The holiday season is here! And in the investing world, that means now is the perfect time to cozy up by the fire and review your portfolio to see where you are and what you need to do to reach your long-term financial goals.
One way to position yourself for financial success is to invest in quality companies that have what it takes to endure a downturn in the economic cycle and, preferably, take market share when their peers are unable to do so.
United Parcel Service (UPS -0.59%), Brookfield Infrastructure Partners (BIPC 6.75%) (BIP 7.51%), Roku (ROKU -0.70%), Mastercard (MA 0.29%), and TransMedics Group (TMDX -1.17%) stand out as five stocks investors may want to add to their wish list this holiday season.
UPS and Brookfield Infrastructure blend value and passive income, while Roku, Mastercard, and TransMedics are excellent growth candidates. Here’s a breakdown of each company so you can determine which stocks fit your risk tolerance and are worth considering now
This is the type of stock you want to buy the dip on
Daniel Foelber (UPS): Cyclical companies can see ebbs and flows in their sales and earnings based on the economic cycle. UPS benefited from the onset of the COVID-19 pandemic as package delivery volumes surged and interest rates were low. Today, the narrative has flipped. And UPS finds its revenue declining and margins compressing faster than originally anticipated.
In Q4 2022, UPS guided for $97 billion to $99.4 billion in 2023 revenue and a consolidated adjusted operating margin between 12.8% and 13.6%. Its updated forecast now expects consolidated revenue of just $91.3 billion to $92.3 billion and an operating margin of 10.8% to 11.3%.
Investors who followed UPS’s torrid growth from 2020 through 2022 aren’t used to seeing the company miss this badly on its numbers. And unsurprisingly, the stock has paid the price and is now down more than 20% year to date and more than 40% from an all-time high in January 2022.
When industry-leading cyclical companies go out of favor, it’s usually a great time to buy — especially if the company pays a dividend. The following chart tells just how far the UPS stock sell-off has gone despite the much-improved fundamentals.
Even when factoring in the company’s recent earnings and revenue declines, trailing-12-month net income has still more than doubled over the past five years. The stock is up 31.2%, which is about on pace with the revenue growth. But the company’s income, supported by growth from healthcare and small and medium-sized businesses, is of far higher quality today than it was five years ago. Plus, the dividend is 78% higher thanks to a massive 49% raise in early 2022. To top it all off, UPS has reduced its total net long-term debt position by 27.4% over the past five years.
All told, UPS deserved to fall, but not this much. The stock’s 4.7% forward dividend yield is a worthwhile incentive to buy the stock and hold it through this industrywide downturn.
Time to take advantage of this sell-off
Neha Chamaria (Brookfield Infrastructure Partners): The recent sell-off in Brookfield Infrastructure has driven the units of its partnership as well as corporate shares down 40% each so far this year. That’s a steep fall, and it presents a fantastic opportunity for long-term investors to buy the stock, for several reasons.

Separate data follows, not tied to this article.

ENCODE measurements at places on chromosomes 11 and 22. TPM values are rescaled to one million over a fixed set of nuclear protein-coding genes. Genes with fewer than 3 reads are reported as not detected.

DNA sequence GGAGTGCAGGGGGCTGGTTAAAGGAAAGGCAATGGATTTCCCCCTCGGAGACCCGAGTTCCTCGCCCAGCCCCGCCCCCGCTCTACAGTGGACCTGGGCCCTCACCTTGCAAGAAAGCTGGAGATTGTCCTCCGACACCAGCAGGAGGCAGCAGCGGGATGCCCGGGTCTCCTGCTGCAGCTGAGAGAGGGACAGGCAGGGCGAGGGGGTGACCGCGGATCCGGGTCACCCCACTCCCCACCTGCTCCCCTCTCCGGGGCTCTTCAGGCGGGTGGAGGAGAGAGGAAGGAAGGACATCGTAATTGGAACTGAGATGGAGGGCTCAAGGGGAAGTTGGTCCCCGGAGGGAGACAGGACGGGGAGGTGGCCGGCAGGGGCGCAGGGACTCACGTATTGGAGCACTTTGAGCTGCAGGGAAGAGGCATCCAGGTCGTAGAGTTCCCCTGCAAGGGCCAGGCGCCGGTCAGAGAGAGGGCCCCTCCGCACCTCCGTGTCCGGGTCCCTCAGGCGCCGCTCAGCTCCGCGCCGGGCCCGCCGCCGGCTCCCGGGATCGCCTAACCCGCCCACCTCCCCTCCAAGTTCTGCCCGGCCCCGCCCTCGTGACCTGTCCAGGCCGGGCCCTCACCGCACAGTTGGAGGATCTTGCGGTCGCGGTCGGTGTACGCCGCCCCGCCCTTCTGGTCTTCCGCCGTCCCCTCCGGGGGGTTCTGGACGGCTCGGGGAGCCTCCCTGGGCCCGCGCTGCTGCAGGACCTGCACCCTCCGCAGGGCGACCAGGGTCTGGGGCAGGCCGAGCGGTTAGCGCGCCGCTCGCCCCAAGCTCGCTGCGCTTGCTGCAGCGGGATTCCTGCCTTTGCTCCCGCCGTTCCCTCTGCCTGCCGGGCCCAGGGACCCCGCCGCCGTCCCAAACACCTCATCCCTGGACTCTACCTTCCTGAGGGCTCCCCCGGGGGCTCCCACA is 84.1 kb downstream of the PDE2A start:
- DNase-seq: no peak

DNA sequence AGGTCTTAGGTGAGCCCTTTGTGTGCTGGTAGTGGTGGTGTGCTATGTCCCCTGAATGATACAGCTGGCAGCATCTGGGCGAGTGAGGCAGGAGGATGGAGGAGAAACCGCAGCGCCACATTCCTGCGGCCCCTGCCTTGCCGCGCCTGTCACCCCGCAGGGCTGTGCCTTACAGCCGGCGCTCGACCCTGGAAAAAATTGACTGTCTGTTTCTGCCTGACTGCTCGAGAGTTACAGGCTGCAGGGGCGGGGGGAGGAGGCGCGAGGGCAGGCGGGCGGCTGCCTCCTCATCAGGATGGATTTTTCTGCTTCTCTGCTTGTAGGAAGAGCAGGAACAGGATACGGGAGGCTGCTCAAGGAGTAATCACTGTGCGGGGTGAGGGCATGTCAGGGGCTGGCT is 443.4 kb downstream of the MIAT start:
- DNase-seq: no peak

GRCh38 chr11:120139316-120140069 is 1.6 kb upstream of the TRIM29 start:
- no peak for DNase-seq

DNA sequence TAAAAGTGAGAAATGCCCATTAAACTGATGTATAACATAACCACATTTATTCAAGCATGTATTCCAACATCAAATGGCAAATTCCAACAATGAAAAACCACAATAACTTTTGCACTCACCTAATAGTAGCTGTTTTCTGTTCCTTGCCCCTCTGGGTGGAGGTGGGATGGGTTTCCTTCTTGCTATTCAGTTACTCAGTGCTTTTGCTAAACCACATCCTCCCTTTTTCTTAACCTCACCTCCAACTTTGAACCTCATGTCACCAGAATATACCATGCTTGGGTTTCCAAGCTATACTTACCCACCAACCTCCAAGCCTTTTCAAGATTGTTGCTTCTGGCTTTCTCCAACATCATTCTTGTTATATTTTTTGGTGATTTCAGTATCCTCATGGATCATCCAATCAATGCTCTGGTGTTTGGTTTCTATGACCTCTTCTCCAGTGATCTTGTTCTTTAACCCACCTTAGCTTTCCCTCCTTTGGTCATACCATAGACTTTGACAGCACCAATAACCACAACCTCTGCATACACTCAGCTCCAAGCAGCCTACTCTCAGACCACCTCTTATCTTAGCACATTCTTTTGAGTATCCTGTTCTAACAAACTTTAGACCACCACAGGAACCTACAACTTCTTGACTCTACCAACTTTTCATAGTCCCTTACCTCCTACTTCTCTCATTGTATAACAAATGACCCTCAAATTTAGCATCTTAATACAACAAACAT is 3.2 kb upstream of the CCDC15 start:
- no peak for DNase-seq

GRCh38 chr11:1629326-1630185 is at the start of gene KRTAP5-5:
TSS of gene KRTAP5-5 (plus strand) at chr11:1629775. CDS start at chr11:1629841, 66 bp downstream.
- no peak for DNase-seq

Contrary to what the markets believe, Brookfield Infrastructure hasn’t stopped growing. It reported a more than 60% year-over-year jump in its net income for the six months that ended June 30, and its funds from operations (FFO) per unit grew by 10% year over year during the period. At its annualized run rate, Brookfield Infrastructure’s FFO per unit could grow by 13% this year. That pace of growth is nothing to sneeze at.
Brookfield Infrastructure also has an impressive track record of putting its cash flow to good use. The company typically buys infrastructure assets, most of which generate stable cash flows. Examples include electricity transmission, toll roads, ports, natural gas infrastructure, and telecom towers.
An equally important part of its business model, though, is capital recycling, or selling assets as they mature to reinvest the proceeds opportunistically. The markets have been wary about Brookfield Infrastructure’s prospects of finding buyers for its assets in a rising interest rate and high inflation environment. Brookfield Infrastructure, however, is going strong so far — it sold assets worth $1.9 billion this year through the end of the second quarter. At the same time, it bought a stake in a data center platform and acquired Triton International, the world’s largest lessor of intermodal freight containers.
Furthermore, Brookfield Infrastructure’s 14-year track record of consecutive annual dividend increases is testimony to its business resilience. With the company still committed to growing its annual dividend by 5% to 9% in the long run and units of the partnership yielding 6.8%, it’s a rock-solid opportunity to buy Brookfield Infrastructure stock now.
Don’t change the channel: Why Roku is a top pick again
Anders Bylund (Roku): I keep bringing up Roku as a top investment idea — and for good reason. The media-streaming technology expert’s stock is chronically undervalued, and the discount has only grown larger in recent months.
For example, I highlighted Roku as a terrific buy in October. The stock price has fallen another 20% since then, perhaps making you turn away from my advice in disgust. I get it, I really do. It’s not easy to stay informed and enthusiastic about a great long-term growth opportunity while the business is going through a difficult period.
But then you’d be hating Roku for all the wrong reasons, and at a problematic time. The company did nothing to deserve a beatdown in October. Locking in lower stock prices by slapping the “sell” button too early will disconnect you from a tremendous multi-year growth opportunity.